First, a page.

Photo Essays

Photos from the 54th Venice Biennale, Part 1

One of the many long lines at the Venice Biennale. (all photo by the author for Hyperallergic) (click to enlarge)

Editor’s note: This is the first in three photo essays by Peter Dobey from this year’s Venice Biennale.

The voluminousness of the Venice Biennale can be overwhelming, much like the city of Venice itself. Talking with Venetian friends, I heard the city described as a “creature,” a labyrinthine monster that will suffocate you if you don’t know how to find the campos, or other open-air spaces where you can stretch out and breathe.

Inhabited by more tourists than actual residents, the city is shaped by the pre-conceived notions of its visitors; in short, Venice is a place that does not fully exist. The same feeling follows you into the exhibitions of the Biennale.

The Biennale fulfills dual roles: first as art exhibition, second as spectacle, or as artist Christian Boltanski said to me: “a carnival.” A giant, messy carnival, where the side shows play as important a role as the main event. One particular kept coming up in conversation — that the lines were longer, and the hotels more crammed than ever before, but you get the sense that this same conversation plays out every year. Even so, the lines to see the pavilions were long. Very long. The longest were for the British and American Pavilions, where the number of visitors were limited, or where performances were scheduled at certain times. Almost everyone I met complained of not being able to get into some of the shows they wanted to see.

Given the oppressiveness of the lines and the crowds, the most refreshing pieces seemed to be those that offered the most space to move around — airy installations, or objects that revitalized your senses by allowing you to get lost in their beauty, a reprieve from the structure and bureaucracy inherent to any such large public exhibition or event.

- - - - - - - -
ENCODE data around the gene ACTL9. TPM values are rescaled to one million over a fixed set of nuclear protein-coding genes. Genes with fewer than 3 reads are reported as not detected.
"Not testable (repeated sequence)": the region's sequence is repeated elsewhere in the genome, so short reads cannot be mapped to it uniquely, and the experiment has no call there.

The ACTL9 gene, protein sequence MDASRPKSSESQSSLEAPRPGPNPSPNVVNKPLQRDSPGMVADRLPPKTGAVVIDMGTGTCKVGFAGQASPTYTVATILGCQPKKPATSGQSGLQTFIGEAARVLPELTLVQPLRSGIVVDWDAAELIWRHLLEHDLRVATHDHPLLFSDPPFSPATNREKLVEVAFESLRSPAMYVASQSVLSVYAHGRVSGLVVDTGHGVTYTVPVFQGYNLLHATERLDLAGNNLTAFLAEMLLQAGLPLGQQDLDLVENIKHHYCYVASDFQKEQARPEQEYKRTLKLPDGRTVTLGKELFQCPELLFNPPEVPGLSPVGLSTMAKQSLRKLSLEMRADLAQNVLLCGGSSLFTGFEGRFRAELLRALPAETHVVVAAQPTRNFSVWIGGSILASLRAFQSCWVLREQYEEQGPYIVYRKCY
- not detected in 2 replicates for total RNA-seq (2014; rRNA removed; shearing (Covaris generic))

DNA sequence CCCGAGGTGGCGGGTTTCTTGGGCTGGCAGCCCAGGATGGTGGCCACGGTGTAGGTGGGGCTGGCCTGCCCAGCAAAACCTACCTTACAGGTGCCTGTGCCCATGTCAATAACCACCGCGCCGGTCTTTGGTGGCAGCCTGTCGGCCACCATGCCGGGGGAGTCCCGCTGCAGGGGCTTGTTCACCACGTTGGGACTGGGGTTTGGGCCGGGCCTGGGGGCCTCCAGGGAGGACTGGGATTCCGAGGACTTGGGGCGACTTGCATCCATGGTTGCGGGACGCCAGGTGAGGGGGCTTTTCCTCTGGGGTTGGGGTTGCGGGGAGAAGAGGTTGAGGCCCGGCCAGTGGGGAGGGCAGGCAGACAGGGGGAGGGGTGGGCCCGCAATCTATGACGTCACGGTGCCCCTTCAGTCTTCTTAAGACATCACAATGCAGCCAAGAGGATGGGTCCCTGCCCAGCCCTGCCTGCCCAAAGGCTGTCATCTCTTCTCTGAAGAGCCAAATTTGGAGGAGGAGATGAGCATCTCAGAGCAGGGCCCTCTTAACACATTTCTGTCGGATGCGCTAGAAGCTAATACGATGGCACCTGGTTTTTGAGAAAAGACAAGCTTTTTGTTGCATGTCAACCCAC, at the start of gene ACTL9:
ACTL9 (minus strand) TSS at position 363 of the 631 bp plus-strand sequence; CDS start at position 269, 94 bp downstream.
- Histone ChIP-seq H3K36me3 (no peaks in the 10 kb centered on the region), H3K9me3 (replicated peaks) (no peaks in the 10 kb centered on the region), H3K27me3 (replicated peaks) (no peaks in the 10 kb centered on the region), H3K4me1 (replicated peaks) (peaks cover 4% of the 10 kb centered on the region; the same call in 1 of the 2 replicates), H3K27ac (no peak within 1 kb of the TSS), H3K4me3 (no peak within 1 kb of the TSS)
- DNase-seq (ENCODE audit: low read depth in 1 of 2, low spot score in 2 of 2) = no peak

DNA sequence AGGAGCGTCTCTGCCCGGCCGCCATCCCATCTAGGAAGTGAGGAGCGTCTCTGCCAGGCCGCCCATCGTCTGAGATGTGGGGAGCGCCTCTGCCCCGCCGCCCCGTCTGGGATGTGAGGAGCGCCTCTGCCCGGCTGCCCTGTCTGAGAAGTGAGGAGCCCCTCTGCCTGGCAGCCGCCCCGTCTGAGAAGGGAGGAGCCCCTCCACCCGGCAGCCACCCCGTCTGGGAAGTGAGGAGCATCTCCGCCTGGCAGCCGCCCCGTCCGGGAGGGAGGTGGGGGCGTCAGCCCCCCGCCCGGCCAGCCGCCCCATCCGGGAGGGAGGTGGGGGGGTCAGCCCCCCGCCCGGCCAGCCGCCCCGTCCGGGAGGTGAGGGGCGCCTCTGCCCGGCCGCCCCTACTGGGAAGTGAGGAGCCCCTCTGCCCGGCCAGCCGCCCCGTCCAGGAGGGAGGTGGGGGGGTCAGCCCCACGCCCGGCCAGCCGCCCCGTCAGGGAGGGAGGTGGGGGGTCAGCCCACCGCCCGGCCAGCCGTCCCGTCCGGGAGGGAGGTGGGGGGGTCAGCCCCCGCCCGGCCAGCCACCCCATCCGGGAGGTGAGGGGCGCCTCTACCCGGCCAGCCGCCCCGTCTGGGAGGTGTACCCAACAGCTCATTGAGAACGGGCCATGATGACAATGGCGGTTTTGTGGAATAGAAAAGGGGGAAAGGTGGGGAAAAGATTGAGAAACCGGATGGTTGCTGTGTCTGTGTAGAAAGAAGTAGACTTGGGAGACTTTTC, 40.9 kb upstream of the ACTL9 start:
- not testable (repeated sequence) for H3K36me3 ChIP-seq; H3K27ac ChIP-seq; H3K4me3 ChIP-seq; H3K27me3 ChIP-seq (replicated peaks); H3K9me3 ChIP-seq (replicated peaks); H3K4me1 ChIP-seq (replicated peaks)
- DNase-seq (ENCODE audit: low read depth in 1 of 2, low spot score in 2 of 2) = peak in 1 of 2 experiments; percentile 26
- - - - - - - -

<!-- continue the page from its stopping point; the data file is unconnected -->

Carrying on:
Here I have provided a small example of pieces that allowed a taste of meditative pleasure — similar to that found by Venetians and visitors alike when savoring the local drink of choice, the Spritz — that bittersweet drink that can be enjoyed (preferably) in cheap plastic cups at a friend’s house, or more decadently at a cafe under the garish Rialto Bridge.

Here also are some images of the exhibitions from countries that were relevant in the broader scope of this year’s news events, and some of the parties as well.

The long line outside the British Pavilion at the Venice Biennale.

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The ring leader of this year’s event was the Swiss curator Bice Curiger, with her central pavilion that started out strong, but became increasingly disjointed as the exhibition wore on.

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In Amalia Pica’s “Strangers,” performers who had never met before are an integral part of the work. Even though they have to perform together in the Central Pavilion for hours and days, they never get to meet.

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Bruno Jakob’s “Breath” installation of suspended paintings.

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Fabian Marti’s “The Summit of It”

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Navid Nuur’s “Hivewise”

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A view of Haroon Mirza’s “the national Apavilion of then and now.” Mirzawon was awarded the Venice Biennale’s Silver Lion for promising young artist.

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Urs Fischer’s “Untitled”

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Klara Lidén’s work “Untitled (Trashcan)” was award a special mention by the Venice Biennale Jury.

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A ridiculously ugly work — I did not bother finding out who made it.

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The disgrace that is the Italian Pavilion (Lo Stato dell’Arte net 150˚ dell’Unitá d’Italia), by the traditionalist art historian Vittorio Sgarbi, who worked under
Berlusconi’s ministry of culture and was derided by Francesco Bonami as the curator “Italy deserves.” Many people, including myself, saw it as a perfect collection of pieces that exemplified Italy’s current political state.

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An Italy made of meat-like material by Gaetano Pesce in the Italian pavilion.

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One of the artists at the United Arab Emirates Pavilion, Reem al Ghaith.

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Second Time Around paintings by Lateefa bint Maktoum at the UAE Pavilion.

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People watching in front of the Arsenale.

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The art hoardes of the Venice Biennale.

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A global meeting spot for the art world.

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The 54th Venice Biennale runs until November 27, 2011.

 

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